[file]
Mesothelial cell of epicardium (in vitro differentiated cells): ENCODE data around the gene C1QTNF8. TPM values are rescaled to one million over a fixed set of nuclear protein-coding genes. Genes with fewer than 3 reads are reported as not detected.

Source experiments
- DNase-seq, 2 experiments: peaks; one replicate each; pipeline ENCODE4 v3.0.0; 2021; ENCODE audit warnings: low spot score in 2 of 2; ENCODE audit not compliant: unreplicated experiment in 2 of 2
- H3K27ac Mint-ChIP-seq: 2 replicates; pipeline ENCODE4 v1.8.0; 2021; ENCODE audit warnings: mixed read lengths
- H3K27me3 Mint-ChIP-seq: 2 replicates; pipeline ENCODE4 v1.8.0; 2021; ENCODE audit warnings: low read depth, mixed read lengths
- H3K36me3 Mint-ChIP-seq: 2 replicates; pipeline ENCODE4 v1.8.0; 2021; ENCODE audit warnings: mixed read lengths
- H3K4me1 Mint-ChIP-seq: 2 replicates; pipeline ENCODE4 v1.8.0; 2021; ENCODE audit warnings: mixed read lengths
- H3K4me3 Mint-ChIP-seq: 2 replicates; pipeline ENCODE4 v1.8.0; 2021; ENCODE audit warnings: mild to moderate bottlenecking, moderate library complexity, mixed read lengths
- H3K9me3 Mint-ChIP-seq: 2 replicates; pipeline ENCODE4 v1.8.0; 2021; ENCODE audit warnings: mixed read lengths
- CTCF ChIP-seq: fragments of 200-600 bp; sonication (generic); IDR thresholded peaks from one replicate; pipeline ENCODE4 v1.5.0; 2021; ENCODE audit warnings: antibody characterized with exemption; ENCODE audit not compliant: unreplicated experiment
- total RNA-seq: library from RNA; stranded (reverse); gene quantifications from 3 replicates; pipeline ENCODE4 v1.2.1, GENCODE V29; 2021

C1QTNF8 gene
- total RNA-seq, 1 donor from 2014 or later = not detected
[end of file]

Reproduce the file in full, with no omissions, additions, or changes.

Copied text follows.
Mesothelial cell of epicardium (in vitro differentiated cells): ENCODE data around the gene C1QTNF8. TPM values are rescaled to one million over a fixed set of nuclear protein-coding genes. Genes with fewer than 3 reads are reported as not detected.

Source experiments
- DNase-seq, 2 experiments: peaks; one replicate each; pipeline ENCODE4 v3.0.0; 2021; ENCODE audit warnings: low spot score in 2 of 2; ENCODE audit not compliant: unreplicated experiment in 2 of 2
- H3K27ac Mint-ChIP-seq: 2 replicates; pipeline ENCODE4 v1.8.0; 2021; ENCODE audit warnings: mixed read lengths
- H3K27me3 Mint-ChIP-seq: 2 replicates; pipeline ENCODE4 v1.8.0; 2021; ENCODE audit warnings: low read depth, mixed read lengths
- H3K36me3 Mint-ChIP-seq: 2 replicates; pipeline ENCODE4 v1.8.0; 2021; ENCODE audit warnings: mixed read lengths
- H3K4me1 Mint-ChIP-seq: 2 replicates; pipeline ENCODE4 v1.8.0; 2021; ENCODE audit warnings: mixed read lengths
- H3K4me3 Mint-ChIP-seq: 2 replicates; pipeline ENCODE4 v1.8.0; 2021; ENCODE audit warnings: mild to moderate bottlenecking, moderate library complexity, mixed read lengths
- H3K9me3 Mint-ChIP-seq: 2 replicates; pipeline ENCODE4 v1.8.0; 2021; ENCODE audit warnings: mixed read lengths
- CTCF ChIP-seq: fragments of 200-600 bp; sonication (generic); IDR thresholded peaks from one replicate; pipeline ENCODE4 v1.5.0; 2021; ENCODE audit warnings: antibody characterized with exemption; ENCODE audit not compliant: unreplicated experiment
- total RNA-seq: library from RNA; stranded (reverse); gene quantifications from 3 replicates; pipeline ENCODE4 v1.2.1, GENCODE V29; 2021

C1QTNF8 gene
- total RNA-seq, 1 donor from 2014 or later = not detected